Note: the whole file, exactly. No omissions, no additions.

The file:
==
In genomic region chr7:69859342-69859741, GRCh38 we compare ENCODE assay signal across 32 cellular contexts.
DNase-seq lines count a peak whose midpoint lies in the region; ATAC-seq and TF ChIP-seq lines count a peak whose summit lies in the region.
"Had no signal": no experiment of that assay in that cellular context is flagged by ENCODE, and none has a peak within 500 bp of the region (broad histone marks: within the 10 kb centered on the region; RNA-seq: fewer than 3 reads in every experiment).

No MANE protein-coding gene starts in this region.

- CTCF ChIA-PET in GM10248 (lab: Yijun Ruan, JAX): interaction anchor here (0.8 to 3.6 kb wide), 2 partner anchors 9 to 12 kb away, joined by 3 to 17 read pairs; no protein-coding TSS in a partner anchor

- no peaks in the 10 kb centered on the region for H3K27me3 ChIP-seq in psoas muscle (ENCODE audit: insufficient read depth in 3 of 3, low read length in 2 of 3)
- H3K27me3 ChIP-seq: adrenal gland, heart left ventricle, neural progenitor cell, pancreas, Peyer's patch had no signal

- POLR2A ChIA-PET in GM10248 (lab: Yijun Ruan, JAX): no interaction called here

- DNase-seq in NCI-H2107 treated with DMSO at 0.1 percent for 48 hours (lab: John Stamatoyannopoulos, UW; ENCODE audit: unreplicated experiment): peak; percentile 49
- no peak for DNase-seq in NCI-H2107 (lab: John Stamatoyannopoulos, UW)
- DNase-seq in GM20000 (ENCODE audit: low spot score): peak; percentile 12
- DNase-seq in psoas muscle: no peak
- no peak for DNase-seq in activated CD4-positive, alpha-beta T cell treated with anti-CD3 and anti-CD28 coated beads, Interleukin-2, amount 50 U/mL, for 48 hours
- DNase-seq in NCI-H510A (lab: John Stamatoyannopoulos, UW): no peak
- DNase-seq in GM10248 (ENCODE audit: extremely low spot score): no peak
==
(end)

In genomic region chr7:69859342-69859741, GRCh38 we compare ENCODE assay signal across 32 cellular contexts.
DNase-seq lines count a peak whose midpoint lies in the region; ATAC-seq and TF ChIP-seq lines count a peak whose summit lies in the region.
"Had no signal": no experiment of that assay in that cellular context is flagged by ENCODE, and none has a peak within 500 bp of the region (broad histone marks: within the 10 kb centered on the region; RNA-seq: fewer than 3 reads in every experiment).

No MANE protein-coding gene starts in this region.

- CTCF ChIA-PET in GM10248 (lab: Yijun Ruan, JAX): interaction anchor here (0.8 to 3.6 kb wide), 2 partner anchors 9 to 12 kb away, joined by 3 to 17 read pairs; no protein-coding TSS in a partner anchor

- no peaks in the 10 kb centered on the region for H3K27me3 ChIP-seq in psoas muscle (ENCODE audit: insufficient read depth in 3 of 3, low read length in 2 of 3)
- H3K27me3 ChIP-seq: adrenal gland, heart left ventricle, neural progenitor cell, pancreas, Peyer's patch had no signal

- POLR2A ChIA-PET in GM10248 (lab: Yijun Ruan, JAX): no interaction called here

- DNase-seq in NCI-H2107 treated with DMSO at 0.1 percent for 48 hours (lab: John Stamatoyannopoulos, UW; ENCODE audit: unreplicated experiment): peak; percentile 49
- no peak for DNase-seq in NCI-H2107 (lab: John Stamatoyannopoulos, UW)
- DNase-seq in GM20000 (ENCODE audit: low spot score): peak; percentile 12
- DNase-seq in psoas muscle: no peak
- no peak for DNase-seq in activated CD4-positive, alpha-beta T cell treated with anti-CD3 and anti-CD28 coated beads, Interleukin-2, amount 50 U/mL, for 48 hours
- DNase-seq in NCI-H510A (lab: John Stamatoyannopoulos, UW): no peak
- DNase-seq in GM10248 (ENCODE audit: extremely low spot score): no peak